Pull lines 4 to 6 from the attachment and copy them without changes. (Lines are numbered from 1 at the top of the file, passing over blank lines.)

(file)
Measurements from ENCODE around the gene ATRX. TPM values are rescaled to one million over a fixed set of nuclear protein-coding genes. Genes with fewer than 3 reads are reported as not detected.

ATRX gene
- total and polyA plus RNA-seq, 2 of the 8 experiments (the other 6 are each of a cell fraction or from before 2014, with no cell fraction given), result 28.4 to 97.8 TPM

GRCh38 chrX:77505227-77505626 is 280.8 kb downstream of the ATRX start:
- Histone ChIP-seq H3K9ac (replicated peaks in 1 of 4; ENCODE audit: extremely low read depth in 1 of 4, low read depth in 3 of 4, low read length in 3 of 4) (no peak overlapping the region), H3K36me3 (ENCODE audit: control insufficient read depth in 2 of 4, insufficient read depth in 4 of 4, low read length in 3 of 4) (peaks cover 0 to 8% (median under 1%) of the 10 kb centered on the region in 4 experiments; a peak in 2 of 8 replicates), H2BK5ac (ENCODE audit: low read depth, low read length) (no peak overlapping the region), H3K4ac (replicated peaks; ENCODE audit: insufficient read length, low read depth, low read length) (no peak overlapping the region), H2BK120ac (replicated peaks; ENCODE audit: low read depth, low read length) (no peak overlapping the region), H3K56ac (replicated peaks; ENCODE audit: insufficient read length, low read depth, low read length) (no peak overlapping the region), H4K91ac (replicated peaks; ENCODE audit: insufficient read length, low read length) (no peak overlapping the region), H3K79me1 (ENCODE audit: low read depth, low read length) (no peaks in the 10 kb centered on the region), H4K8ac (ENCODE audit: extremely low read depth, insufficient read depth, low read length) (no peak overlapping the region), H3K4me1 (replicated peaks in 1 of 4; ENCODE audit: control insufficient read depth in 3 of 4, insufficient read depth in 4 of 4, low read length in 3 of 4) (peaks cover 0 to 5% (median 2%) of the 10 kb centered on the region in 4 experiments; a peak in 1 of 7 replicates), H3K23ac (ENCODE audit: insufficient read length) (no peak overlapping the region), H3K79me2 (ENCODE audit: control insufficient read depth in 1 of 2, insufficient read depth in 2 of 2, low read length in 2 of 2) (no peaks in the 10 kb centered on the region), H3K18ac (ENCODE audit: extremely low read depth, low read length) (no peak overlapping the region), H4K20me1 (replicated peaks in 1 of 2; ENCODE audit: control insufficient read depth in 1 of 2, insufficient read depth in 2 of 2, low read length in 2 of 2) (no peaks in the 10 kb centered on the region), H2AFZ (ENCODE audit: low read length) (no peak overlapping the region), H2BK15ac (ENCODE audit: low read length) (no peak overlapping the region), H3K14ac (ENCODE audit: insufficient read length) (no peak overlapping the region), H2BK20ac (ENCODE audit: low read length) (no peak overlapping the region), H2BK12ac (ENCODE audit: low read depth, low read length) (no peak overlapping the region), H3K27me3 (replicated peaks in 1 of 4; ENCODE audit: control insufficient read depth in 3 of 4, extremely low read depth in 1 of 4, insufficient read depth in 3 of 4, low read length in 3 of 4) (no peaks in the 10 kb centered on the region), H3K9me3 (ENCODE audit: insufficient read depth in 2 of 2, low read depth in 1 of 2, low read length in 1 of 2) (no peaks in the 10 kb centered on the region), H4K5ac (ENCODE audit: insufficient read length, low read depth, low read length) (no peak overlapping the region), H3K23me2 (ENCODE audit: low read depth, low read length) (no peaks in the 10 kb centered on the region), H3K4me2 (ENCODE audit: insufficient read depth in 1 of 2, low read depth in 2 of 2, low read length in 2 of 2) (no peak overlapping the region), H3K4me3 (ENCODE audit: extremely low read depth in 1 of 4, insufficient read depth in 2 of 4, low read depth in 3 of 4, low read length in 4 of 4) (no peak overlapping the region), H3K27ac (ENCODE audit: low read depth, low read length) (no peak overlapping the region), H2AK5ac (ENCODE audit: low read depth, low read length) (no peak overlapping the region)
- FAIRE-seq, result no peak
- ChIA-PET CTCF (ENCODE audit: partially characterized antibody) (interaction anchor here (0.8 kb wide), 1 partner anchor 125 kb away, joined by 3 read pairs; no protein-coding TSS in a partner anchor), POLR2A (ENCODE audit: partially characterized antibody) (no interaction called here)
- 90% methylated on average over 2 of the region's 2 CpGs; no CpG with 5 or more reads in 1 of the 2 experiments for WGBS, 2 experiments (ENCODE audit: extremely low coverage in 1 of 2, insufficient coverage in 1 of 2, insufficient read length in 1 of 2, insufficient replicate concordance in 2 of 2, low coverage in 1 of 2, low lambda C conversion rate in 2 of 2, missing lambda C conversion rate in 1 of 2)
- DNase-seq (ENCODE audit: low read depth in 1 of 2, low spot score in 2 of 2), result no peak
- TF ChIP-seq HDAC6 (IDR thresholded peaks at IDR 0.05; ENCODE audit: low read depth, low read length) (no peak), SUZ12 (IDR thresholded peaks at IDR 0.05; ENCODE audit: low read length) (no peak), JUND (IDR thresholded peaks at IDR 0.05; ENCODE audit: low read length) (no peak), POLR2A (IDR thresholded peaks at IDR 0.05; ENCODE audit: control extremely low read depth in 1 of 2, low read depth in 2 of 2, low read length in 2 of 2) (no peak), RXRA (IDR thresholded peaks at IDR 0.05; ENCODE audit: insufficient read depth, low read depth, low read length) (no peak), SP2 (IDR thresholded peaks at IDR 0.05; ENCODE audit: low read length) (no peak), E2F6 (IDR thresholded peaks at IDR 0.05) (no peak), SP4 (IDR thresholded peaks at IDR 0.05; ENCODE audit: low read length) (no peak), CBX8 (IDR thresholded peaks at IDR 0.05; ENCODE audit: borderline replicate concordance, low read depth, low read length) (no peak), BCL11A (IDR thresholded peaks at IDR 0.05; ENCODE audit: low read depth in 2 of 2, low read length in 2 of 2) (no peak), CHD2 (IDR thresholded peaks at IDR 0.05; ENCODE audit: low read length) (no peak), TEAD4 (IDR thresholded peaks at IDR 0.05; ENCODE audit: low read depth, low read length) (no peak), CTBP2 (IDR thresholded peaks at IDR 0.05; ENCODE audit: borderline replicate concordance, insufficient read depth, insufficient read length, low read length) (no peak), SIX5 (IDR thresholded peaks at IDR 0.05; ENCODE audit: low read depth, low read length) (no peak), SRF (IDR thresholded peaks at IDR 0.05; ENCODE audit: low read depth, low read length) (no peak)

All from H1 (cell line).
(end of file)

GRCh38 chrX:77505227-77505626 is 280.8 kb downstream of the ATRX start:
- Histone ChIP-seq H3K9ac (replicated peaks in 1 of 4; ENCODE audit: extremely low read depth in 1 of 4, low read depth in 3 of 4, low read length in 3 of 4) (no peak overlapping the region), H3K36me3 (ENCODE audit: control insufficient read depth in 2 of 4, insufficient read depth in 4 of 4, low read length in 3 of 4) (peaks cover 0 to 8% (median under 1%) of the 10 kb centered on the region in 4 experiments; a peak in 2 of 8 replicates), H2BK5ac (ENCODE audit: low read depth, low read length) (no peak overlapping the region), H3K4ac (replicated peaks; ENCODE audit: insufficient read length, low read depth, low read length) (no peak overlapping the region), H2BK120ac (replicated peaks; ENCODE audit: low read depth, low read length) (no peak overlapping the region), H3K56ac (replicated peaks; ENCODE audit: insufficient read length, low read depth, low read length) (no peak overlapping the region), H4K91ac (replicated peaks; ENCODE audit: insufficient read length, low read length) (no peak overlapping the region), H3K79me1 (ENCODE audit: low read depth, low read length) (no peaks in the 10 kb centered on the region), H4K8ac (ENCODE audit: extremely low read depth, insufficient read depth, low read length) (no peak overlapping the region), H3K4me1 (replicated peaks in 1 of 4; ENCODE audit: control insufficient read depth in 3 of 4, insufficient read depth in 4 of 4, low read length in 3 of 4) (peaks cover 0 to 5% (median 2%) of the 10 kb centered on the region in 4 experiments; a peak in 1 of 7 replicates), H3K23ac (ENCODE audit: insufficient read length) (no peak overlapping the region), H3K79me2 (ENCODE audit: control insufficient read depth in 1 of 2, insufficient read depth in 2 of 2, low read length in 2 of 2) (no peaks in the 10 kb centered on the region), H3K18ac (ENCODE audit: extremely low read depth, low read length) (no peak overlapping the region), H4K20me1 (replicated peaks in 1 of 2; ENCODE audit: control insufficient read depth in 1 of 2, insufficient read depth in 2 of 2, low read length in 2 of 2) (no peaks in the 10 kb centered on the region), H2AFZ (ENCODE audit: low read length) (no peak overlapping the region), H2BK15ac (ENCODE audit: low read length) (no peak overlapping the region), H3K14ac (ENCODE audit: insufficient read length) (no peak overlapping the region), H2BK20ac (ENCODE audit: low read length) (no peak overlapping the region), H2BK12ac (ENCODE audit: low read depth, low read length) (no peak overlapping the region), H3K27me3 (replicated peaks in 1 of 4; ENCODE audit: control insufficient read depth in 3 of 4, extremely low read depth in 1 of 4, insufficient read depth in 3 of 4, low read length in 3 of 4) (no peaks in the 10 kb centered on the region), H3K9me3 (ENCODE audit: insufficient read depth in 2 of 2, low read depth in 1 of 2, low read length in 1 of 2) (no peaks in the 10 kb centered on the region), H4K5ac (ENCODE audit: insufficient read length, low read depth, low read length) (no peak overlapping the region), H3K23me2 (ENCODE audit: low read depth, low read length) (no peaks in the 10 kb centered on the region), H3K4me2 (ENCODE audit: insufficient read depth in 1 of 2, low read depth in 2 of 2, low read length in 2 of 2) (no peak overlapping the region), H3K4me3 (ENCODE audit: extremely low read depth in 1 of 4, insufficient read depth in 2 of 4, low read depth in 3 of 4, low read length in 4 of 4) (no peak overlapping the region), H3K27ac (ENCODE audit: low read depth, low read length) (no peak overlapping the region), H2AK5ac (ENCODE audit: low read depth, low read length) (no peak overlapping the region)
- FAIRE-seq, result no peak